News Roundup – August 5, 2022
Dealers Prepare for the Future of the Economy
Auto sales in the U.S. are continuing at a healthy pace, and many dealers are experiencing high profits. However, the macroeconomic conditions have caused some to have a less rosy outlook about the future.
According to the Cox Automotive Dealer Sentiment Index, the most salient issue for dealers right now is the cost of running a dealership. The economy is the second-leading factor impacting dealer business at 46%, up from 37% in Q1.
Perhaps surprisingly, online car buying didn’t appear much in the survey, as dealers seem rather unfazed by any threat it may pose. Constrained new-car inventory continues to be an issue, but franchised dealers have handled the current market deftly. Many have focused on making their dealerships more efficient and dialing in on customers’ individual preferences. This has helped dealers stay ahead and continue making record profits despite external pressures and near-term threats.
Proposed EV Tax Break Met With Resistance Among Automakers
Major automakers are pressing lawmakers to ease a proposed battery-sourcing requirement for electric-vehicle tax breaks, saying that few, if any, plug-in models on sale today would qualify, the Wall Street Journal reports.
The Senate climate package proposed last week would extend until 2032 a current $7,500 tax credit for electric-vehicle purchases, a consumer incentive that has been in place for more than a decade. However, under the new package, only U.S.-built vehicles would be eligible. It aims to bring more manufacturing to North America, but some in the car industry say the new requirements could take years to meet. Even Tesla, which has been investing in a battery supply chain longer than most, likely won’t have its vehicles qualify for the tax credits under the proposed rules.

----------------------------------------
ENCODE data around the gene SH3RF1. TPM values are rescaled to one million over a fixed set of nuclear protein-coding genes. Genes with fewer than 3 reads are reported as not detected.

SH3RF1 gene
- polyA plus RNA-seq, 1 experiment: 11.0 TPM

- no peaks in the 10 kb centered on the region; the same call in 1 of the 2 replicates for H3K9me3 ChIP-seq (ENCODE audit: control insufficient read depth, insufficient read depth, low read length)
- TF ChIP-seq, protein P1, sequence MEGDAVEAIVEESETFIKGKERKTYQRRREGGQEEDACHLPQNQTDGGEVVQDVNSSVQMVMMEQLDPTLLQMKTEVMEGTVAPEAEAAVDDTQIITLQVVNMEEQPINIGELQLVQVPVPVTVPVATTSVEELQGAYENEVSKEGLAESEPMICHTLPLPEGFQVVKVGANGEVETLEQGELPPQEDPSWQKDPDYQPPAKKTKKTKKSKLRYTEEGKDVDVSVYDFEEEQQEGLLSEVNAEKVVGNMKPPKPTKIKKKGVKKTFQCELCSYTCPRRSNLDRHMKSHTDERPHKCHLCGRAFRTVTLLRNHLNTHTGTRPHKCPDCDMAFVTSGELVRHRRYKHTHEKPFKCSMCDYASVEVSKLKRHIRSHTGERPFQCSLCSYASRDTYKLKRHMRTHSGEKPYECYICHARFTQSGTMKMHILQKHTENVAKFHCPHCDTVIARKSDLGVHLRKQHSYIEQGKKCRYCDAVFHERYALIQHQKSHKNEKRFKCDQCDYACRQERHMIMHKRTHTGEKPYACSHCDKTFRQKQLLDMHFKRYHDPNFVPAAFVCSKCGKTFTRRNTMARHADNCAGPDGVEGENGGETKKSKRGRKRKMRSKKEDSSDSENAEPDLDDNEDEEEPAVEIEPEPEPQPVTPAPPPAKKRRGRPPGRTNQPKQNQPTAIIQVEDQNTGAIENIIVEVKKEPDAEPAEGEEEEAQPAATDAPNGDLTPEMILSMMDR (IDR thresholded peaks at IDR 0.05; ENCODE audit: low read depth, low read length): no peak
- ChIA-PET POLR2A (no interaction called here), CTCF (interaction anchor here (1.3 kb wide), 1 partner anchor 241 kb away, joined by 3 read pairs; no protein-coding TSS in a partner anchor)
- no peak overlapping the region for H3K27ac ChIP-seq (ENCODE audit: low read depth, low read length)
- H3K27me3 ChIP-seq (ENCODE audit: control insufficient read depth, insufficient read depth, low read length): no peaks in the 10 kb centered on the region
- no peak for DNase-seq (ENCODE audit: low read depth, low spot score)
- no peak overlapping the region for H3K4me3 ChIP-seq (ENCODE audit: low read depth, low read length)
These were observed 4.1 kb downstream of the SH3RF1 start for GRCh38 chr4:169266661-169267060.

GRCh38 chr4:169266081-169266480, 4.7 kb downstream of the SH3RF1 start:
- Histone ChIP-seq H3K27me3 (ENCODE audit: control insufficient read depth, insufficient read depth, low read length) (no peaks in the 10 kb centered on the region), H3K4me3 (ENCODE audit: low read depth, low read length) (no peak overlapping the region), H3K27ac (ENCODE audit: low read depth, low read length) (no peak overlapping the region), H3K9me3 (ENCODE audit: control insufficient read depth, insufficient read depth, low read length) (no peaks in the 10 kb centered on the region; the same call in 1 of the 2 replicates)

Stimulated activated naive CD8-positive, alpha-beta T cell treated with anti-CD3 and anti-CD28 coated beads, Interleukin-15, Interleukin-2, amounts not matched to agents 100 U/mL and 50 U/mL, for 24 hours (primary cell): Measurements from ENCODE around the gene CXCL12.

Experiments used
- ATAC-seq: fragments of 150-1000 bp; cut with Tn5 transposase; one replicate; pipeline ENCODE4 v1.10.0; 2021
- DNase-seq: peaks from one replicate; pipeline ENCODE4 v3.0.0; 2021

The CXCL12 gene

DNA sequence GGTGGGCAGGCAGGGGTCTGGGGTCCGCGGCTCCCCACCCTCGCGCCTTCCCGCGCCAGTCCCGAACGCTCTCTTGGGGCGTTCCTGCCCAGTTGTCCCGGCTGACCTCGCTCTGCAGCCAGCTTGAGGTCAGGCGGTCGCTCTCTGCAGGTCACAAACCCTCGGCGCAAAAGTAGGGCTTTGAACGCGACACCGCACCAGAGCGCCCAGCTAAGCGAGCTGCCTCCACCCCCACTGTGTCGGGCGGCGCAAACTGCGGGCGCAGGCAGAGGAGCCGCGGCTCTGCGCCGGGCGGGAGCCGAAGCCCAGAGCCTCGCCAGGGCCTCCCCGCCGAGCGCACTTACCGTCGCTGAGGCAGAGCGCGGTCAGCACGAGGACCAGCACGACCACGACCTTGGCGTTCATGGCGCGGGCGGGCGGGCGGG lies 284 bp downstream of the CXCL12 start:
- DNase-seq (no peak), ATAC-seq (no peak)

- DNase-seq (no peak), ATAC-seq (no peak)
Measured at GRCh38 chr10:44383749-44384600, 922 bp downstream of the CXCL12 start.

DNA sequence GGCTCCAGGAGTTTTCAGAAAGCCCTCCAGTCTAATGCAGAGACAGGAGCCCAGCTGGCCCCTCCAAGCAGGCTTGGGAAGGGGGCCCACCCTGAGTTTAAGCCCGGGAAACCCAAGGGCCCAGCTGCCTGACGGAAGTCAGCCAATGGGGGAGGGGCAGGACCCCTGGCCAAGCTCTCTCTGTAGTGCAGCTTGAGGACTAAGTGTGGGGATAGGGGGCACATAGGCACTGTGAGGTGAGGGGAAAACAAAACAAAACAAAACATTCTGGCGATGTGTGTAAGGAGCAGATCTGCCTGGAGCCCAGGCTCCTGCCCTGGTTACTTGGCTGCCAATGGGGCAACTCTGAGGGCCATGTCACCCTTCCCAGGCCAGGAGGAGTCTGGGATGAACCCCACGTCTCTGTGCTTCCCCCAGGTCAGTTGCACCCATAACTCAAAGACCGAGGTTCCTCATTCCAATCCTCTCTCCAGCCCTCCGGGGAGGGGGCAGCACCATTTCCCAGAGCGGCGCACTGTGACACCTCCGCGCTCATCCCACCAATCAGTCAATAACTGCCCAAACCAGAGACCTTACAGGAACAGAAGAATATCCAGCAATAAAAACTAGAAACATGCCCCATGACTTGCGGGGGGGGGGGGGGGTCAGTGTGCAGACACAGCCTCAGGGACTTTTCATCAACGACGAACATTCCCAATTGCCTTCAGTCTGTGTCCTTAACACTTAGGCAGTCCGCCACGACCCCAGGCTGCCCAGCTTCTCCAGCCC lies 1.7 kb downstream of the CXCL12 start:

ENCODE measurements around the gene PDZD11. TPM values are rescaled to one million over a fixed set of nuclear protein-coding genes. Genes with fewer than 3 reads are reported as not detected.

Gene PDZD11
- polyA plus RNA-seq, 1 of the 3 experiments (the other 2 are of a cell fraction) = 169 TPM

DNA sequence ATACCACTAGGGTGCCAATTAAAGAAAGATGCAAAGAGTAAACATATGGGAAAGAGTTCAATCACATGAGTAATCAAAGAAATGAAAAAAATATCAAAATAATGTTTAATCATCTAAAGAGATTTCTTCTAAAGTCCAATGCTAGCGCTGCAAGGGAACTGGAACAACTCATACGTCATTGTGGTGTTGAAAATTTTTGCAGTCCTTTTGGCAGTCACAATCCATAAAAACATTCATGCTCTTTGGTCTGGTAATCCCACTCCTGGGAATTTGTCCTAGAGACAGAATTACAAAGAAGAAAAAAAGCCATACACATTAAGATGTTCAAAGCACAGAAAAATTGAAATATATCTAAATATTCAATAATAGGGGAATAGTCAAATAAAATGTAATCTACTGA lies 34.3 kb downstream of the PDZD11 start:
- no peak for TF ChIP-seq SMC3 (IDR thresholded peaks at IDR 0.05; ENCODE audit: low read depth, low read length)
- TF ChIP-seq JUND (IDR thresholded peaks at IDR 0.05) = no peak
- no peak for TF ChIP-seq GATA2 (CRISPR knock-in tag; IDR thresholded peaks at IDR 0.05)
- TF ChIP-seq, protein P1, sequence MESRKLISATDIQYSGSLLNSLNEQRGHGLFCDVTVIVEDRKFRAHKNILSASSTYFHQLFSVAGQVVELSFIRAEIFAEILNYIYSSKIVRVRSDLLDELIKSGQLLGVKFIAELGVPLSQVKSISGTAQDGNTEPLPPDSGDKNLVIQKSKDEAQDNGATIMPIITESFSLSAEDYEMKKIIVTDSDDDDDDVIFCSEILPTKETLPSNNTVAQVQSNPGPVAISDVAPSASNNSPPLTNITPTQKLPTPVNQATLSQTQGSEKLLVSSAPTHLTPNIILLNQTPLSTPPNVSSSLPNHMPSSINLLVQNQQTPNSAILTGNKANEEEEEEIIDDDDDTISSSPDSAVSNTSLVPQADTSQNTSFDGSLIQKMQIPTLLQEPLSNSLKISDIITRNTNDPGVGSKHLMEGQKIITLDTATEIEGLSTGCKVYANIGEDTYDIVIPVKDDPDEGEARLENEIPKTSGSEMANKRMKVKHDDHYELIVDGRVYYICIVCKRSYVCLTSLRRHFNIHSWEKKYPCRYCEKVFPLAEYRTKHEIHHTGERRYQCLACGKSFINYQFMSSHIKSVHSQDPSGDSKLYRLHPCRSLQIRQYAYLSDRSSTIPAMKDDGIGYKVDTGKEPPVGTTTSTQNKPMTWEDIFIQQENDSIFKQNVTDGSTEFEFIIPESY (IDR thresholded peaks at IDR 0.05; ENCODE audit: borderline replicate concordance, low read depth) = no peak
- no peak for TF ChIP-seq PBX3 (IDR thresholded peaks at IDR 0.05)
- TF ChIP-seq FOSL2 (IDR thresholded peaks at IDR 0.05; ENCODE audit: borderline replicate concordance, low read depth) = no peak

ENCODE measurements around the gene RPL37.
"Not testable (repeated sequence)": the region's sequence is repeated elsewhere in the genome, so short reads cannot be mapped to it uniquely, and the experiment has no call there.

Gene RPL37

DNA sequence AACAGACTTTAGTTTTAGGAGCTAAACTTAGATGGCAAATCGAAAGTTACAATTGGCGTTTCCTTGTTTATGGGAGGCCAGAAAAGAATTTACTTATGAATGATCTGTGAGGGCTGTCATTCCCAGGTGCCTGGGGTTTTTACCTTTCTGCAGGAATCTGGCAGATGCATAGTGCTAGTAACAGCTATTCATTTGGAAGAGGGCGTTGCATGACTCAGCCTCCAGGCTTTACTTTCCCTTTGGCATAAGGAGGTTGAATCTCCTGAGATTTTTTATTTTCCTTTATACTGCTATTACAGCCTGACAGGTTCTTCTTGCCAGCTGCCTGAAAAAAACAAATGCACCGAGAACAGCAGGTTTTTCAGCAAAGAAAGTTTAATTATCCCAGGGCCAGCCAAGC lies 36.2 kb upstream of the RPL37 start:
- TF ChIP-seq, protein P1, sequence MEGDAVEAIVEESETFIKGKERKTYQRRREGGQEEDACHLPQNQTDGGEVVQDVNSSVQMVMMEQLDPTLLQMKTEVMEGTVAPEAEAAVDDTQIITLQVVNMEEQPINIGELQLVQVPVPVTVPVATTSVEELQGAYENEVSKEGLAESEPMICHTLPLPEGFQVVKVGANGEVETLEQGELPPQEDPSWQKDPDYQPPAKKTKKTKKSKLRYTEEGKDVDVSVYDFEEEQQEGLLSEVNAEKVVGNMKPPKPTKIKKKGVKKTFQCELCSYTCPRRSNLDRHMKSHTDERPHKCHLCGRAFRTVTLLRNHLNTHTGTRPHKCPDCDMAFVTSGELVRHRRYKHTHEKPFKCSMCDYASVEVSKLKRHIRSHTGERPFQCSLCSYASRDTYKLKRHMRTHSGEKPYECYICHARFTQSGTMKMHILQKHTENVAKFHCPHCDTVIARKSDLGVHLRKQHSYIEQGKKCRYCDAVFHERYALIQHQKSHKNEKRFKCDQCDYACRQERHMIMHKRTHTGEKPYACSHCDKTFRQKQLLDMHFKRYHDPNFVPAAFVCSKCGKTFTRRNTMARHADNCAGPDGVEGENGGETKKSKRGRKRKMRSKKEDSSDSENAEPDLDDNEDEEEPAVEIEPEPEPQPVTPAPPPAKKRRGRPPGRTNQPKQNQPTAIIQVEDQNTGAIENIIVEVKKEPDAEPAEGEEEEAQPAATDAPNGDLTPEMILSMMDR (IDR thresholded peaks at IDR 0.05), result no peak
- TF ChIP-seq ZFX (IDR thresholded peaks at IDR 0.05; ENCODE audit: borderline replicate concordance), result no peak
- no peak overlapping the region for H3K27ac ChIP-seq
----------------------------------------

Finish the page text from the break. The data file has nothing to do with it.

Auto industry lobbyists support the push for more American manufacturing but stress that time is needed to build out these domestic supply chains.
Should Dealers Worry About Rising Repossessions?
Car repossessions have increased by about 11% when compared to 2020. The data shows that even prime borrowers are not immune to this trend. Contributing factors include rising interest rates and new-car costs. Case in point, the average monthly payment for a new vehicle was $730 in June.
Fiscal stimulus over the past two years allowed some buyers to afford bigger car payments, but that purchasing power is now being squeezed due to inflation and the end of the Fed’s easy money era. Simply put, some are no longer able to afford big car payments now that the money has run out and expenses that were pared back during the height of the pandemic have returned.
However, industry execs do not see the 11% rise in repossessions as a reason to worry about a recession. Recessions typically start with a mass repossession of new and used vehicles, which is not currently the case. Also, some see the 11% rise as a return to the mean, given that repossession rates were abnormally low up until recently.